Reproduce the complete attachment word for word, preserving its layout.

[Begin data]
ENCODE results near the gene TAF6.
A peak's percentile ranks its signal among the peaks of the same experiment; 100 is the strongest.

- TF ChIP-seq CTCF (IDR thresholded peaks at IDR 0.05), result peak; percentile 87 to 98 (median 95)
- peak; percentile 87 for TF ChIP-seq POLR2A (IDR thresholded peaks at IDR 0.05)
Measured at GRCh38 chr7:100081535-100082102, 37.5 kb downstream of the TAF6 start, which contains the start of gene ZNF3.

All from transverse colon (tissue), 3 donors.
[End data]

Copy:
ENCODE results near the gene TAF6.
A peak's percentile ranks its signal among the peaks of the same experiment; 100 is the strongest.

- TF ChIP-seq CTCF (IDR thresholded peaks at IDR 0.05), result peak; percentile 87 to 98 (median 95)
- peak; percentile 87 for TF ChIP-seq POLR2A (IDR thresholded peaks at IDR 0.05)
Measured at GRCh38 chr7:100081535-100082102, 37.5 kb downstream of the TAF6 start, which contains the start of gene ZNF3.

All from transverse colon (tissue), 3 donors.